Armenian presidential elections expose rift between OSCE ODIHR and OSCE PA
As was widely expected, Armenian President Serzh Sargsyan was re-elected in the 19 February presidential elections. According to the Central Election Commission, Sargsyan of the Republican Party won 58.64% of the vote. His closest challenger, Raffi Hovannisian of the Heritage party and Armenia’s first foreign minister after the 1991 collapse of the Soviet Union, won 36.75% of the vote. Hrant Bagratyan, a former prime minister of Armenia, received only 2.15% of the vote, and Paruyr Hayrikyan, leader of the National Self-determination Union, who was shot in the shoulder on 31 January in Yerevan, won 1.23 % of the vote. Other candidates earned less than 1.5% of the total votes. In fact, major political parties chose not to present presidential candidates.
The international election observation mission stated in its preliminary findings and conclusions that:
“The 18 February presidential election was generally well-administered and was characterized by a respect for fundamental freedoms. […] At the same time, a lack of impartiality of the public administration, misuse of administrative resources, and cases of pressure on voters were of concern. While election day was calm and orderly, it was marked by undue interference in the process, mainly by proxies representing the incumbent, and some serious violations were observed.” The preliminary findings also mention that in some instances ballot box stuffing could be observed as well as the possibility of multiple voting due to the fact that the special ink that was used for stamping voters’ passports could be easily removed. The preliminary findings were presented at a press conference, which was interrupted by protesters who stormed the room and read out a list of violations recorded during the elections. The international observers left the room to grant the protestors freedom of speech and afterwards resumed the press conference.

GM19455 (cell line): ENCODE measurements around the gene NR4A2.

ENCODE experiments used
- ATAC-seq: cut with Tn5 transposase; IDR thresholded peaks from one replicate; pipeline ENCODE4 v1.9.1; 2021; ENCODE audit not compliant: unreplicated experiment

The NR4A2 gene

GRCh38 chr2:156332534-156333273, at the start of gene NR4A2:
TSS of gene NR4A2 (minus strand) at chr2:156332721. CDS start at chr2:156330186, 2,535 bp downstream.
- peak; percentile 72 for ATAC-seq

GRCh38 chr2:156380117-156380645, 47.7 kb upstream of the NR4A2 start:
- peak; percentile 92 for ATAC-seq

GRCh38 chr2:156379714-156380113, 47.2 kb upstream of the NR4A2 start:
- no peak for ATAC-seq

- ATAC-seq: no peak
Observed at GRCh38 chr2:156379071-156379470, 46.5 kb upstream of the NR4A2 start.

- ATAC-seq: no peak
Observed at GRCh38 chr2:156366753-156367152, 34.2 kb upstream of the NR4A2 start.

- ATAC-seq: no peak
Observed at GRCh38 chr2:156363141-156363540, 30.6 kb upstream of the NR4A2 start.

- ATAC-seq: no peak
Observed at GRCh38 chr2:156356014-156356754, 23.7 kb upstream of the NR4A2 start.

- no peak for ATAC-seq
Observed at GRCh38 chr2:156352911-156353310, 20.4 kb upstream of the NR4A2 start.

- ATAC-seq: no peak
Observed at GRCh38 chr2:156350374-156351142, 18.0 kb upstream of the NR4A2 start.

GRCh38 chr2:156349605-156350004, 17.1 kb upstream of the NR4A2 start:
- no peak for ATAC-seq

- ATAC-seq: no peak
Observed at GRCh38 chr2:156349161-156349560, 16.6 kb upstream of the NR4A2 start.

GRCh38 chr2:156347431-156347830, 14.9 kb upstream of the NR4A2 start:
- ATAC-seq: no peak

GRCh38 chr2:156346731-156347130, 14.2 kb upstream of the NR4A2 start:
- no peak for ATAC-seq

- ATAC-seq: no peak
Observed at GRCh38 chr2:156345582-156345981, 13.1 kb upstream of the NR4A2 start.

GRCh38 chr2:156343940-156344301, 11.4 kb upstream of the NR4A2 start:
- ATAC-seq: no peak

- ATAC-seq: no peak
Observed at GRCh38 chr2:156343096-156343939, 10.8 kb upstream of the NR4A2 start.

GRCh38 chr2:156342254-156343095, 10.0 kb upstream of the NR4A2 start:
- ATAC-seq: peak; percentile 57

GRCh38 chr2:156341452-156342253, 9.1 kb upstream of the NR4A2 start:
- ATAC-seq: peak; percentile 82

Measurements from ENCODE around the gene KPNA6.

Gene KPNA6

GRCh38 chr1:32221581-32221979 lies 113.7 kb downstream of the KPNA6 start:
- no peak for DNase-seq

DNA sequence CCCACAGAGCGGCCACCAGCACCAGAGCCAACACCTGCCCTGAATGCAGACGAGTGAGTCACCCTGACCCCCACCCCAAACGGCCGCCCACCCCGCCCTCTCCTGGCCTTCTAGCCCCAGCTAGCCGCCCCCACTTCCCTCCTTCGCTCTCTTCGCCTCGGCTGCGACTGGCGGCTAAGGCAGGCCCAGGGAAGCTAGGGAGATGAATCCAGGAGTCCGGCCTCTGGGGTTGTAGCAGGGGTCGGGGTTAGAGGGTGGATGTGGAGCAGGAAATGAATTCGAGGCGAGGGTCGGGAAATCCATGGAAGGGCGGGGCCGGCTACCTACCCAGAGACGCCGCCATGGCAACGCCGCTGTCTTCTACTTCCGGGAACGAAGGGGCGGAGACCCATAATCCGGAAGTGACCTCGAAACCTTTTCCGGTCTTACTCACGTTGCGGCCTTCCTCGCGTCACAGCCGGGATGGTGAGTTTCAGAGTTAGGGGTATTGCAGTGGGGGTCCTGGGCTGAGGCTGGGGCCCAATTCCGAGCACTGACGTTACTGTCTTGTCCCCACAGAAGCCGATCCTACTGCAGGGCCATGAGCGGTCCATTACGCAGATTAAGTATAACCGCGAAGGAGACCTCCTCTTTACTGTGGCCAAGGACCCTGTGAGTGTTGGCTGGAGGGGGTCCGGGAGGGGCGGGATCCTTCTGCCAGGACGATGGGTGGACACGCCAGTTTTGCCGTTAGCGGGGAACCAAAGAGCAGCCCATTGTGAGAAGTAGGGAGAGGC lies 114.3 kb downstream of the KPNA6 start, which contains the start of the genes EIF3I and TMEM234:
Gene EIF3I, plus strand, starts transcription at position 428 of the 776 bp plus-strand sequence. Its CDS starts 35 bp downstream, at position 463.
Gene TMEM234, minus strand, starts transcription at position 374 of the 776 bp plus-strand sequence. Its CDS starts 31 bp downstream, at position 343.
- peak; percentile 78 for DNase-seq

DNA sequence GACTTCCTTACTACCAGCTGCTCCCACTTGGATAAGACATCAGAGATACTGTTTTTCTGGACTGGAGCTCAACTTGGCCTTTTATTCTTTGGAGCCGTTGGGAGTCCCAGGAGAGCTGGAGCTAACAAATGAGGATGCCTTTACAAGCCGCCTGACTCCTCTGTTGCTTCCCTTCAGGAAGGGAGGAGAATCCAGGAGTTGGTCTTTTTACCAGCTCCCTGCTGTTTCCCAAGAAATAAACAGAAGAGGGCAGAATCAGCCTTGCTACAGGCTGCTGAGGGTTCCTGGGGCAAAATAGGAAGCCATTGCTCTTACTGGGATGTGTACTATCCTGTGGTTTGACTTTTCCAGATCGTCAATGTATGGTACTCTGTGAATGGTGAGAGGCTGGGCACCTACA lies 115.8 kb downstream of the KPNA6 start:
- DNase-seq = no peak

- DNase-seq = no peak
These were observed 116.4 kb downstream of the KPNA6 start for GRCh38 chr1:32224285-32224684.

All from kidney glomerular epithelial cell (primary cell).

The preliminary findings and conclusions are the result of a common endeavor of the OSCE ODIHR, the Parliamentary Assembly of the Council of Europe (PACE) and the European Parliament (EP). The OSCE Parliamentary Assembly (PA) was not part of this joint endeavor, following its unilateral withdrawal from the 1997 Cooperation Agreement at the Dublin Ministerial Council in December 2012 (click here for separate blog on this topic). Hence, the OSCE PA released its own statement on the elections and also held a separate press conference, exposing the severe rift between the two institutions. Also, the issuing of separate statements at separate press conferences created confusion among media representatives and should therfore be avoided in the future.
This confusing situation should be rectified as soon as possible, given the fact that a number of sensitive elections are coming up in the OSCE region this year. A professional and constructive relationship should be reestablished between the two institutions. According to an OSCE PA press release of 22 February, “PA President Riccardo Migliori announced on 22 February that a committee of parliamentarians headed by Francois Xavier De Donnea (MP, Belgium) will have the mandate to negotiate on behalf of the Assembly with the OSCE Office for Democratic Institutions and Human Rights regarding improved co-operation in future election observation missions. An OSCE PA ad hoc Committee on Transparency and Reform will meet in April in Copenhagen to discuss the issue. De Donnea held preliminary meetings in Vienna this week with OSCE Secretary General Lamberto Zannier and the OSCE/ODIHR Director Janez Lenarcic.”
Let’s hope that constructive talks will be held and a professional relationship between the two institutions will be reestablished quickly.
To view the International Election Observation Mission Statement of Preliminary Findings and Conclusions, click here.
To view the OSCE Parliamentary Assembly Post-Election Statement, click here.
To read the OSCE PA press release on the establishment of a committee to negotiate election observation cooperation, click here.
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